The new movie "Unplanned" takes the audience inside the abortion industry with a real-life story of a former clinic director for Planned Parenthood.
In 2009, Abby Johnson walked away from the Texas clinic after watching an abortion via ultrasound.
Much of her personal life is played out on the big screen, including the time she herself had two abortions.
"It's a very vulnerable place to sort of expose some of your greatest wounds and hurts to the public but in the end, this film's really not about me," she told CBN News. "I didn't do this so Abby Johnson would be a household name. I did this so God's redemption - that would be known in every household."
Actress Ashley Bratcher delivers a powerful performance in her role as Johnson.
She credits divine help with the scene involving what Johnson experienced after taking an abortion pill to terminate her second pregnancy.
"That was nothing by the Holy Spirit," she said. "I like to go into a room that I'm going to perform in, especially if it's supposed to be my bedroom or bathroom before the scene starts so that I know where my stuff is because I would in real life. And I remember walking into that room for the first time - just myself -- no one else around and wanting to lay on the floor and cry because I could just feel the presence of God so strongly."
"It was like our prayer team had just been walking that set," Bratcher recalled. "They knew how critical this scene in particular was and they had been walking through it and praying all over it and I had done tons of research and I knew what the physical impediment was going to have to entail. So that when it got into the moment, I could really just try my hardest to emotionally think what she must have been thinking in feeling like she was going to die from that."
That scene is one of two reasons the Motion Picture Association of America gave the film an "R" rating -- calling it bloody and disturbing.
The film's writers and directors, Cary Solomon, and Chuck Konzelman believe the "R" rating is biased and political.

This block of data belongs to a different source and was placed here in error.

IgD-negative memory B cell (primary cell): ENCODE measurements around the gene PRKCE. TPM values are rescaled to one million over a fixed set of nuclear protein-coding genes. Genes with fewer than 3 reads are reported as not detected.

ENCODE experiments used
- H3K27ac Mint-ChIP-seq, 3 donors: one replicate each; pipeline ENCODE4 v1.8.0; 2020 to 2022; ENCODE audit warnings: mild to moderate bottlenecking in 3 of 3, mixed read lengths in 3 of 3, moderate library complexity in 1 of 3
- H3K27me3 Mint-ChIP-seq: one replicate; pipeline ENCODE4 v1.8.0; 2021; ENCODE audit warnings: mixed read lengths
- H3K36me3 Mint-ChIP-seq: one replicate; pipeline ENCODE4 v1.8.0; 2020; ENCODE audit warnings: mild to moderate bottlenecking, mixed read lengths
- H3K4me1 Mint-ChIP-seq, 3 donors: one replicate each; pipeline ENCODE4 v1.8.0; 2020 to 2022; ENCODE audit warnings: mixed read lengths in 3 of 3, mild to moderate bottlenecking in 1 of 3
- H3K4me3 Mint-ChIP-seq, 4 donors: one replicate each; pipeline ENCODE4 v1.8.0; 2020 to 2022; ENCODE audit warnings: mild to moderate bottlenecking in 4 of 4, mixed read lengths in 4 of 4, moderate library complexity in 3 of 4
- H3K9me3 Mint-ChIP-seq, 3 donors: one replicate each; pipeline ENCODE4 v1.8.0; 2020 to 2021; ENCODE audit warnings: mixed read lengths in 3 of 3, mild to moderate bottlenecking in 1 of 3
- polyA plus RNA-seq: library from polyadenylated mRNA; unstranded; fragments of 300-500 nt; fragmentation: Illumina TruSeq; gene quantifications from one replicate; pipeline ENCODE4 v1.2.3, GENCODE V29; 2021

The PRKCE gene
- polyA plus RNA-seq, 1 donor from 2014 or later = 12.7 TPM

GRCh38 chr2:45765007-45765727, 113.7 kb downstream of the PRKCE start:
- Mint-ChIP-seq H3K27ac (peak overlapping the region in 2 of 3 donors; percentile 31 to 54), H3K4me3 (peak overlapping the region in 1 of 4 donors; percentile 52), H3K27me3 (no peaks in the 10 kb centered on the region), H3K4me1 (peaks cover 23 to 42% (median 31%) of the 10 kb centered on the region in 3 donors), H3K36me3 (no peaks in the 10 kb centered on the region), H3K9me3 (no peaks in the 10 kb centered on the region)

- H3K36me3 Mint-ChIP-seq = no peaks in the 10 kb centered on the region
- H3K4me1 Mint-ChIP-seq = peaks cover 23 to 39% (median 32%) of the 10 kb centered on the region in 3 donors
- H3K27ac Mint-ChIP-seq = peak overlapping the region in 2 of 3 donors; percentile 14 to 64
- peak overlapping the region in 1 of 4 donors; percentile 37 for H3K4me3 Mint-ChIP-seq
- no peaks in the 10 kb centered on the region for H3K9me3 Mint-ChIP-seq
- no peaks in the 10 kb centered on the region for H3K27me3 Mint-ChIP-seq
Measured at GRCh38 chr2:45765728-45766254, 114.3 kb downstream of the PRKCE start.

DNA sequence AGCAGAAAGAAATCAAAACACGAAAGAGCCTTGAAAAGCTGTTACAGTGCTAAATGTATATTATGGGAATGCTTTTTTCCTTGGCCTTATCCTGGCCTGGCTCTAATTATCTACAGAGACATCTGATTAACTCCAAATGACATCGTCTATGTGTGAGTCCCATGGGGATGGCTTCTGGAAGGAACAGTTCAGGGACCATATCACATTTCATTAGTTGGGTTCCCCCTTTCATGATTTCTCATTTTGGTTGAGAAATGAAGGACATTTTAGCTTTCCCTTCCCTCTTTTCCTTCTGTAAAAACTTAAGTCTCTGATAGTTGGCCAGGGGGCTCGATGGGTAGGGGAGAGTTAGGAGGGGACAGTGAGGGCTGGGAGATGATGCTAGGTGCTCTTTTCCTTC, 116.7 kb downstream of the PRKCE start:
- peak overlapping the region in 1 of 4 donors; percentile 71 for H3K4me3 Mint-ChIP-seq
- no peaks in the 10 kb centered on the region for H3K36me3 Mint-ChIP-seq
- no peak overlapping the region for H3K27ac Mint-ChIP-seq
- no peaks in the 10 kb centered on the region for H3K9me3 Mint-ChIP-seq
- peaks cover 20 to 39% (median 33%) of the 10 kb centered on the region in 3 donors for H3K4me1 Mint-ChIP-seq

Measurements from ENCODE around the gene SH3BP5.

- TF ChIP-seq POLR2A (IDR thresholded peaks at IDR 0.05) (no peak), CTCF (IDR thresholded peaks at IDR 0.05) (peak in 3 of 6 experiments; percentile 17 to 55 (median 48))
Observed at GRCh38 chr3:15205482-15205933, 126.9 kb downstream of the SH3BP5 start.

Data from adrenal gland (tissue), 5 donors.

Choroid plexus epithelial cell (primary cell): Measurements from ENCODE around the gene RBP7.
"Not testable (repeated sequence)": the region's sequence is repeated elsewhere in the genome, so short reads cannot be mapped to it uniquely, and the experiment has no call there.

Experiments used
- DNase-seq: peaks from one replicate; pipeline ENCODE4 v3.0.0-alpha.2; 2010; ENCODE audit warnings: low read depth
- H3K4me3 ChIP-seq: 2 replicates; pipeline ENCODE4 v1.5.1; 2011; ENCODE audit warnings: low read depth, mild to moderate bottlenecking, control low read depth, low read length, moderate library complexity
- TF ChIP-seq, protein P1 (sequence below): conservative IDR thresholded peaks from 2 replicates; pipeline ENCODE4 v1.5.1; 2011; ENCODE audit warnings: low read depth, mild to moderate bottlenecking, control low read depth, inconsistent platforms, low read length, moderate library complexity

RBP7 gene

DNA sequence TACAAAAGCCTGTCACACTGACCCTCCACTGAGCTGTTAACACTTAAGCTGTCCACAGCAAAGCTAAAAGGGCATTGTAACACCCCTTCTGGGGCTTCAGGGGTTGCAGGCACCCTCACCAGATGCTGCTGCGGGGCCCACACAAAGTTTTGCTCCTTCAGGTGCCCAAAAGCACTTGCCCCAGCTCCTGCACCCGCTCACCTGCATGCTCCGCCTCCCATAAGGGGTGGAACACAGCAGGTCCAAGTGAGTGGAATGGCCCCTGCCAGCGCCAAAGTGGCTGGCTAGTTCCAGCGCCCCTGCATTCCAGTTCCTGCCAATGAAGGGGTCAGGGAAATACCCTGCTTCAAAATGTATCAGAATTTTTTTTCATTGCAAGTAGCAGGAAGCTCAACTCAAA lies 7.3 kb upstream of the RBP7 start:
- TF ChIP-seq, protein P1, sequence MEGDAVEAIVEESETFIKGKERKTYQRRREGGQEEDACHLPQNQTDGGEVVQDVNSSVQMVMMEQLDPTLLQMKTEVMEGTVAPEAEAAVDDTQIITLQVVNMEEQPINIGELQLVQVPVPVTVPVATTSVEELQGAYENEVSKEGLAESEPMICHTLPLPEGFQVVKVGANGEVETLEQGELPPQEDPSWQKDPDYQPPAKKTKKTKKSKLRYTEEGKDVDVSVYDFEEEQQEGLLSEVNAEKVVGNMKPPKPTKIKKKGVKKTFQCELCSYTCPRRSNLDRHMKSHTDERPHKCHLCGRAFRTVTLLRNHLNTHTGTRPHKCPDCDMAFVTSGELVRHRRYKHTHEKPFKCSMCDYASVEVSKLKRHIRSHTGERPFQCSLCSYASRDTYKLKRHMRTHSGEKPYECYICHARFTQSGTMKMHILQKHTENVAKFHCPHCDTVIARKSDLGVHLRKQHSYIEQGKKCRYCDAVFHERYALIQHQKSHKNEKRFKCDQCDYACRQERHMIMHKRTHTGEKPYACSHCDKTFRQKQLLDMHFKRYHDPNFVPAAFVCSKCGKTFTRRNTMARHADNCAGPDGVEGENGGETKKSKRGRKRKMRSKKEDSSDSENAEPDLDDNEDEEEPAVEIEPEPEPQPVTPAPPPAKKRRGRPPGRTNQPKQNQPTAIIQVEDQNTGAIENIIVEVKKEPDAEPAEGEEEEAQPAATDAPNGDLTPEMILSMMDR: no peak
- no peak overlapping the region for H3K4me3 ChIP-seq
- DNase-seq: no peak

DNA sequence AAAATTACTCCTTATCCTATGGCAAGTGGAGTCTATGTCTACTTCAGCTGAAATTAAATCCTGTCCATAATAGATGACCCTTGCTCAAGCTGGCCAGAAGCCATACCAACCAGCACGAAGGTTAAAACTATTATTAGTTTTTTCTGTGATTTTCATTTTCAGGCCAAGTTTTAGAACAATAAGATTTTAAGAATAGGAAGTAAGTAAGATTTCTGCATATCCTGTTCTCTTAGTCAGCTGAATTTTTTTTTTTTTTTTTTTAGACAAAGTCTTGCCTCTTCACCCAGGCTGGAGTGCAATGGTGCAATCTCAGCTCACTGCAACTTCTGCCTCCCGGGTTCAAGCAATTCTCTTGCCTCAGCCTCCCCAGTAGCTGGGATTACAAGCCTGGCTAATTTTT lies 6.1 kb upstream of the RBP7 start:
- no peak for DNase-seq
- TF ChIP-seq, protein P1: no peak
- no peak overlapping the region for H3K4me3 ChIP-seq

"Hollywood is about politics. It's not about making movies," Solomon said. "It's sad. It's about propaganda with Hollywood. And we are pro-life guys in a pro-choice town. And so, we are not liked, and our movie is not going to be liked. So, to expect that they would give us a fair rating, ok, not going to happen. And so, we kind of knew that. We wished for the best, understood that the worst could possibly happen. When we got the R, didn't surprise us."
"I live in a country where my daughter can go out at 13 she can get an abortion without parental consent, but she can't go see this movie," Konzelman added.
Johnson addressed those concerns in a letter to parents in a Facebook post.
"I'm a parent of a 12-year-old daughter who has seen the film and I was getting a lot of questions," she wrote. "I think that we have a responsibility to protect children but also to be very open with them about these sorts of issues. And I think especially with the R-rating there were a lot of people coming to me and saying, 'Abby is this ok for my 14-year-old because people wanted to bring their children, but they needed some guidance."
Given the recent radical abortion laws passed in New York and other states, Konzelman said the timing of their movie couldn't be better.
"This is sort of our last wakeup call I think politically because these laws are being enacted now," Konzelman said. "We as Americans, as people of faith. One of two things is going to happen. We're either going to rise up and say this is wrong or we're going to become accustomed to it and it's going to become the new norm."
Actress Robia Scott, who's also an ordained minister, plays the head of Texas' Planned Parenthood. She says, in the end, the film's message is one of hope and forgiveness.
"As a minister, I love that it's not preachy. This is not sort of your typical Christianity, cheesy, preachy, let me throw a lot of scriptures at you sister, that's not this film," she noted.
"This is a quality story. It's beautifully shot. It's beautifully written. It's beautifully acted, if I may say so myself, and it's just compelling. It's a compelling story that regardless of what side you're on, pro-choice or pro-life, you cannot come out of the movie the same way you as you entered," she explained. "It's not condemning. There's no shame, pointing fingers, really honestly, the essence of the film is hope. It's restoration that regardless of what choices you've made, cause look we've all made choices, and there's restoration that God forgives and that you can move forward in your life."
The makers of Unplanned say their ultimate desire is that a movie would make a difference in saving the lives of countless unborn babies.
The movie is now showing in theaters around the country and more screens are expected to be added soon.